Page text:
Quesada said crash reports typically take seven to 10 days to complete.

Canton was driving home after eating lunch in Buena Park with her mother Irene, who works there, her told brother Nico Canton told the Orange County Register.

MORE ON STORY:

http://www.nbc4.tv/news/11026653/detail.html?dl=ma…

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Consumer Reports Withdraws Infant Car Seat Report

19 01 2007

I guess Consumer Reports needs to look into how they do their reports from now on… Especially for the safety for our children.

Read the rest of this entry »





The Importance of a 5-point harness

6 11 2006

You might need a box of tissues for this one…..This is so important for the safety of your children…
Thanks for watching.. Click link to watch…

http://www.youtube.com/watch?v=azgBhZfcqaQ





Do you have a story or news to share?

18 09 2006

I would love to hear your TTC story…or any other story you might have to share. Whether it is about pregnancy, being a mom, a teacher, a grand-parent, a dad, or a sibling. ALL stories are welcome….

I will be posting my birth story of my beautiful 5 month old baby girl soon. I also will post my other 2 childrens birth stories as well. I will also be sharing what it was like growing up with an autistic brother.

Cannot wait to hear from you!

~Angie~





Car seat mistakes

30 08 2006

Most parents understand the importance of putting their children in car seats, especially their younger kids, but reports still show that 80% of kids aren’t secured correctly in a car seat.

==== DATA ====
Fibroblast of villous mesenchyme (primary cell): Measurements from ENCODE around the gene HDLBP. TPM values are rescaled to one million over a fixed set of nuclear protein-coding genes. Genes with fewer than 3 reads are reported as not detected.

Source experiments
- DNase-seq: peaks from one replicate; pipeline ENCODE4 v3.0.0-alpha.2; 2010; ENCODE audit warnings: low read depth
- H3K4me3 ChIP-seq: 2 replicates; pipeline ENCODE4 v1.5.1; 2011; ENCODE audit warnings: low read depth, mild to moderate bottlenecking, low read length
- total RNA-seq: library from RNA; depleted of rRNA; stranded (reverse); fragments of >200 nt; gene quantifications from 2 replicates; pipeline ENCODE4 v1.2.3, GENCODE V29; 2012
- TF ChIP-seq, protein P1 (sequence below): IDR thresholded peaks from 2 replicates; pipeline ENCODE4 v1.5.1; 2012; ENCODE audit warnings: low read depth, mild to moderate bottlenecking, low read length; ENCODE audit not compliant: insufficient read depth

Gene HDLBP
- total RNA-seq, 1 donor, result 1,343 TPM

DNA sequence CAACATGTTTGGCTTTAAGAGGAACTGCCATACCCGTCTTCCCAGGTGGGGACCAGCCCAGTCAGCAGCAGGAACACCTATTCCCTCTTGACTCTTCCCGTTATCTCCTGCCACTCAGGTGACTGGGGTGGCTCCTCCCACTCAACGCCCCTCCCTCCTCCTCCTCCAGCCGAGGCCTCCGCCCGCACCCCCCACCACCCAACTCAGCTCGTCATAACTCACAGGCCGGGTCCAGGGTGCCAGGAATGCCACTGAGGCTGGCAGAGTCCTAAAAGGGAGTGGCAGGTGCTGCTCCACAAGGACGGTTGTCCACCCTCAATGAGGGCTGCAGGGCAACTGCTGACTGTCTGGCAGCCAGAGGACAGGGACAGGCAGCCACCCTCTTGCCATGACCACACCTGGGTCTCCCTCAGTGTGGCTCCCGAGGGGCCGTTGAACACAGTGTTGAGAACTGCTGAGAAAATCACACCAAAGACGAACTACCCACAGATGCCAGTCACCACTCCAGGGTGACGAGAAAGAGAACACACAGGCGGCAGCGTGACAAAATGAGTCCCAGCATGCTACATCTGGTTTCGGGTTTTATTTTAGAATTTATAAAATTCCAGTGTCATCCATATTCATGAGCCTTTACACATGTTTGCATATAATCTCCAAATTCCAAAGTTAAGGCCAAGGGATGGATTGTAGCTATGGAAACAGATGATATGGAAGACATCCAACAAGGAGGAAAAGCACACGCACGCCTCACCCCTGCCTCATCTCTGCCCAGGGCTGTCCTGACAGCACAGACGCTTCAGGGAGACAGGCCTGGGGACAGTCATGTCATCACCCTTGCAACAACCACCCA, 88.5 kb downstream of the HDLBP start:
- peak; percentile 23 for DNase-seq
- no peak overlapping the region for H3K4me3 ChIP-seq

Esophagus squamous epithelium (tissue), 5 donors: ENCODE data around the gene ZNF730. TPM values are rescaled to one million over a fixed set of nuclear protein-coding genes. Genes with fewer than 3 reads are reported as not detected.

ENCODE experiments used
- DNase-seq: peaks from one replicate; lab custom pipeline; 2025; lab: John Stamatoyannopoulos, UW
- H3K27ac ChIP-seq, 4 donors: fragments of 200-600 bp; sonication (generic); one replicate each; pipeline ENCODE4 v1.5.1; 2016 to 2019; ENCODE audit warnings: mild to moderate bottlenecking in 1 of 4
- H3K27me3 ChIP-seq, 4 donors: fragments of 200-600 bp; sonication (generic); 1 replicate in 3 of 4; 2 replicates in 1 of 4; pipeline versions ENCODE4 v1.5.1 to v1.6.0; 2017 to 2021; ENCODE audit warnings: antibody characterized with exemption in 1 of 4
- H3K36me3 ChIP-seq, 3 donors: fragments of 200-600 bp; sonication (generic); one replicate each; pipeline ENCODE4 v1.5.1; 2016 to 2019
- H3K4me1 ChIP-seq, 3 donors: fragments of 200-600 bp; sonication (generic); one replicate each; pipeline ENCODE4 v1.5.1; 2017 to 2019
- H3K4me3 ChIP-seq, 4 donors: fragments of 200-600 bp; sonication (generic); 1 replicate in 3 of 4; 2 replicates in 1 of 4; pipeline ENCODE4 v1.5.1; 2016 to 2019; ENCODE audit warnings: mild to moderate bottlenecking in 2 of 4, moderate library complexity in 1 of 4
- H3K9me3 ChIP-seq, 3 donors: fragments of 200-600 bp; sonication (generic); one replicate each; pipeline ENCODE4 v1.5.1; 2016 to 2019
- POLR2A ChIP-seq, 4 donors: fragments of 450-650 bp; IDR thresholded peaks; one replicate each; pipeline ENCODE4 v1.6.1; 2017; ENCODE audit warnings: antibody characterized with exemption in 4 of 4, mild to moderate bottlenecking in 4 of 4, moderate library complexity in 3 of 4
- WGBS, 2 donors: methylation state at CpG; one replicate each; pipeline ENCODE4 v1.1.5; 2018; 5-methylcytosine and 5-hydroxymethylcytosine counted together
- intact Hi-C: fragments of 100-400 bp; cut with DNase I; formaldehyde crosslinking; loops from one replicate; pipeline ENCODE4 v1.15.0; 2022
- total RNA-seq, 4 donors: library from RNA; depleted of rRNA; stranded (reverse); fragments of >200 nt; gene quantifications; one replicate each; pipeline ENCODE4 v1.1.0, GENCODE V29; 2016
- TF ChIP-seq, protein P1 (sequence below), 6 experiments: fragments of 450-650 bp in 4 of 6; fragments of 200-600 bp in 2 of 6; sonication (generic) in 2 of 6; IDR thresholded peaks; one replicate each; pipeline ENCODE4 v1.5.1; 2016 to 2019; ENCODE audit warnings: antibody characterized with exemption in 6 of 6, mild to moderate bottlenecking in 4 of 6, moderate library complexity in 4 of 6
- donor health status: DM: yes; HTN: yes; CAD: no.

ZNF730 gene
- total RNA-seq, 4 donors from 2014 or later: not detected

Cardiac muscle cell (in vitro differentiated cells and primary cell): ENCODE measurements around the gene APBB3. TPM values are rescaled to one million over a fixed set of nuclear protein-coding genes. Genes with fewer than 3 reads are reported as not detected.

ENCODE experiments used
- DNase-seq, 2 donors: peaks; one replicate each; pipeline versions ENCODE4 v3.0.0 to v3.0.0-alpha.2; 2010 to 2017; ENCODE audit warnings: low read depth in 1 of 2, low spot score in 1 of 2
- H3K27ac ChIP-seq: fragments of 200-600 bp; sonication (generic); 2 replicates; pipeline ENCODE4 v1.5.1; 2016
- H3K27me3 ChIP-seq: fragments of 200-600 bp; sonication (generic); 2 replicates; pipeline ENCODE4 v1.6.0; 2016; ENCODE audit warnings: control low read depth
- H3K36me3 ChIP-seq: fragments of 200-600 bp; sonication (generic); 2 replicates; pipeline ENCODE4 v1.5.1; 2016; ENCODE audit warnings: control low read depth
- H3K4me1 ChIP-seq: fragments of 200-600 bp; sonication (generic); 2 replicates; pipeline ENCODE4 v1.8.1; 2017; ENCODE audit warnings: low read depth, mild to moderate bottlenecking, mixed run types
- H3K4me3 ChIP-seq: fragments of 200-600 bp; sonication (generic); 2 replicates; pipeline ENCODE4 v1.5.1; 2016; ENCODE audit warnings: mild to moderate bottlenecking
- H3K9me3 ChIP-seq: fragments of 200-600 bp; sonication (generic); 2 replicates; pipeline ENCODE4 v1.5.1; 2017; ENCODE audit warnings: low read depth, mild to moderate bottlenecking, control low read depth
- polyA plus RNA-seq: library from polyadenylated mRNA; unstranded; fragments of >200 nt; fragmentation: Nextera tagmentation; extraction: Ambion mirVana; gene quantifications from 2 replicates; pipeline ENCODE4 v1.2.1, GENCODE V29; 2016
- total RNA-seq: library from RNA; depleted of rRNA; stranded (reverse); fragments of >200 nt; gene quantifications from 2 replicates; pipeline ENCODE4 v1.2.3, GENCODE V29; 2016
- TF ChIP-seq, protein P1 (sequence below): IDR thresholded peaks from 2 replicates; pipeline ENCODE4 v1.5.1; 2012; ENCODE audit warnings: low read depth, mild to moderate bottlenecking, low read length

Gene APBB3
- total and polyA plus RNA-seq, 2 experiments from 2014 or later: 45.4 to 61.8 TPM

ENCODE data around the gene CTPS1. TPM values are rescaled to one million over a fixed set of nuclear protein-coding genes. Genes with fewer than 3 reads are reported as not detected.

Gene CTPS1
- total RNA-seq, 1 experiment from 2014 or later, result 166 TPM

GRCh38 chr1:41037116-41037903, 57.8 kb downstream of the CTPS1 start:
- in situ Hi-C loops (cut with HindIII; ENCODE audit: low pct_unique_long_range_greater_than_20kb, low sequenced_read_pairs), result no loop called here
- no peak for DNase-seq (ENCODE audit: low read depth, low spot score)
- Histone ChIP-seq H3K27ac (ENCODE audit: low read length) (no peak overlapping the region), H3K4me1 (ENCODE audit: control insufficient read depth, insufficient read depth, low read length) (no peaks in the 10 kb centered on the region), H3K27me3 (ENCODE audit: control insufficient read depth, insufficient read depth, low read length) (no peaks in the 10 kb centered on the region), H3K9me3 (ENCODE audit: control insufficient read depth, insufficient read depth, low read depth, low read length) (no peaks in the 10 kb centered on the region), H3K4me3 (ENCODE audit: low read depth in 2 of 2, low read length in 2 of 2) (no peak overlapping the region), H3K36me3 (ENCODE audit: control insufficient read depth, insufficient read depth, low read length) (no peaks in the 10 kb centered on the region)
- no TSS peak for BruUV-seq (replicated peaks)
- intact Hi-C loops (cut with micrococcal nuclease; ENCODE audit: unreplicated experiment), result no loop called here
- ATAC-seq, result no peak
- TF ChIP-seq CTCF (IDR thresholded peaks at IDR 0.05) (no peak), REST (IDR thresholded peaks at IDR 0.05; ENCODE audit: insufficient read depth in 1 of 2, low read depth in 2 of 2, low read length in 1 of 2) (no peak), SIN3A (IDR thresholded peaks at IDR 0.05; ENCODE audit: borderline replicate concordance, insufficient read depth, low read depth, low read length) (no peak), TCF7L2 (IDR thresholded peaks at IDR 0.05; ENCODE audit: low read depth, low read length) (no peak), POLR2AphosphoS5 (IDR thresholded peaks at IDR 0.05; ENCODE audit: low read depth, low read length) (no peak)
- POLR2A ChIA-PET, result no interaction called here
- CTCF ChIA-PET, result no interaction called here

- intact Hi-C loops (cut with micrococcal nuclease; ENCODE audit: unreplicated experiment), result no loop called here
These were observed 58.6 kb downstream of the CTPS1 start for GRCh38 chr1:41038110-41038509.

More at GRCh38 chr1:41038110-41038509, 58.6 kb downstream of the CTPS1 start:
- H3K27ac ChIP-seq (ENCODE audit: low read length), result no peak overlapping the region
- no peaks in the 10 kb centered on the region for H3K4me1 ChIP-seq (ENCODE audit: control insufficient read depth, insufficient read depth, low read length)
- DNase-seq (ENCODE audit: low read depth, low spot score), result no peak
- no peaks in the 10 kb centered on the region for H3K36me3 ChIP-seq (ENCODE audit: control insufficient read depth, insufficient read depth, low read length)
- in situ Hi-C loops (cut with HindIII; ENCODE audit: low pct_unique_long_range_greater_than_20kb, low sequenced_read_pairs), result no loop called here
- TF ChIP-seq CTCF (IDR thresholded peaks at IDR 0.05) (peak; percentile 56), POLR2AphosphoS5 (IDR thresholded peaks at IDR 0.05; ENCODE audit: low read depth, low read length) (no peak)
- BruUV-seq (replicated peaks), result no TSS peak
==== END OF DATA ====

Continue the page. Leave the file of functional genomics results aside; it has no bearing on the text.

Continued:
Among the easiest mistakes to avoid is to just make sure that your child is in the correct car seat for his age and that he is facing the right direction.

  • Infants should be in a rear facing infant only seat or convertible seat until they are 1 year old AND twenty pounds. Children who reach twenty pounds before their first birthday still need to face backwards and can be moved into a rear facing convertible seat. Smaller infants who don’t reach 20 pounds until after their first birthday should also continue to face backwards. This is more a minimum though. Many people advocate continuing to sit toddlers rear facing in a convertible seat until they outgrow it for added safety.
  • After they are twenty pounds and have passed their first birthday, toddlers can use a forward facing car seat (either a convertible, combination or forward facing seat) until they are about 40 pounds.